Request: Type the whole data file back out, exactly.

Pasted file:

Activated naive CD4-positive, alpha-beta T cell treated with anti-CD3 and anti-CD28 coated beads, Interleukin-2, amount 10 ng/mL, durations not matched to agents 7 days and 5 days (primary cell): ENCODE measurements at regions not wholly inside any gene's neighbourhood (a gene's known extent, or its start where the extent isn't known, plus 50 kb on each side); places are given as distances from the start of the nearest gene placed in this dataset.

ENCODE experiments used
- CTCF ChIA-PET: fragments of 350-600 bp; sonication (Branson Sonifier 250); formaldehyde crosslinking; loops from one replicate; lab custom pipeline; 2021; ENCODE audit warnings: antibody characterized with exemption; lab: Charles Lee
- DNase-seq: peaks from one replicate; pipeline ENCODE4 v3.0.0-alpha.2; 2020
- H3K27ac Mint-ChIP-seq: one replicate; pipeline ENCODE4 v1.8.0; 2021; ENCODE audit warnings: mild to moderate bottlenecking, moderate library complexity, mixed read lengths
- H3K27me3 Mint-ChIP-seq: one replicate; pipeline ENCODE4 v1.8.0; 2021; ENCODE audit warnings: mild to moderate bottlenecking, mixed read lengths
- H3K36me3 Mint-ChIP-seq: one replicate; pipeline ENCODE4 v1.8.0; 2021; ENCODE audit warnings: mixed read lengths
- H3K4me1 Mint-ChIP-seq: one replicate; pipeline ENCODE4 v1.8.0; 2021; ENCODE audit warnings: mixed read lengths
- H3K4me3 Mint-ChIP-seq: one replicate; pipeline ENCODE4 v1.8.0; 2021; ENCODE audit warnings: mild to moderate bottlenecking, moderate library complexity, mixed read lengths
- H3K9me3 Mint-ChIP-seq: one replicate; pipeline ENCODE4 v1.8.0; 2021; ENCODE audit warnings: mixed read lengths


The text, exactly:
Activated naive CD4-positive, alpha-beta T cell treated with anti-CD3 and anti-CD28 coated beads, Interleukin-2, amount 10 ng/mL, durations not matched to agents 7 days and 5 days (primary cell): ENCODE measurements at regions not wholly inside any gene's neighbourhood (a gene's known extent, or its start where the extent isn't known, plus 50 kb on each side); places are given as distances from the start of the nearest gene placed in this dataset.

ENCODE experiments used
- CTCF ChIA-PET: fragments of 350-600 bp; sonication (Branson Sonifier 250); formaldehyde crosslinking; loops from one replicate; lab custom pipeline; 2021; ENCODE audit warnings: antibody characterized with exemption; lab: Charles Lee
- DNase-seq: peaks from one replicate; pipeline ENCODE4 v3.0.0-alpha.2; 2020
- H3K27ac Mint-ChIP-seq: one replicate; pipeline ENCODE4 v1.8.0; 2021; ENCODE audit warnings: mild to moderate bottlenecking, moderate library complexity, mixed read lengths
- H3K27me3 Mint-ChIP-seq: one replicate; pipeline ENCODE4 v1.8.0; 2021; ENCODE audit warnings: mild to moderate bottlenecking, mixed read lengths
- H3K36me3 Mint-ChIP-seq: one replicate; pipeline ENCODE4 v1.8.0; 2021; ENCODE audit warnings: mixed read lengths
- H3K4me1 Mint-ChIP-seq: one replicate; pipeline ENCODE4 v1.8.0; 2021; ENCODE audit warnings: mixed read lengths
- H3K4me3 Mint-ChIP-seq: one replicate; pipeline ENCODE4 v1.8.0; 2021; ENCODE audit warnings: mild to moderate bottlenecking, moderate library complexity, mixed read lengths
- H3K9me3 Mint-ChIP-seq: one replicate; pipeline ENCODE4 v1.8.0; 2021; ENCODE audit warnings: mixed read lengths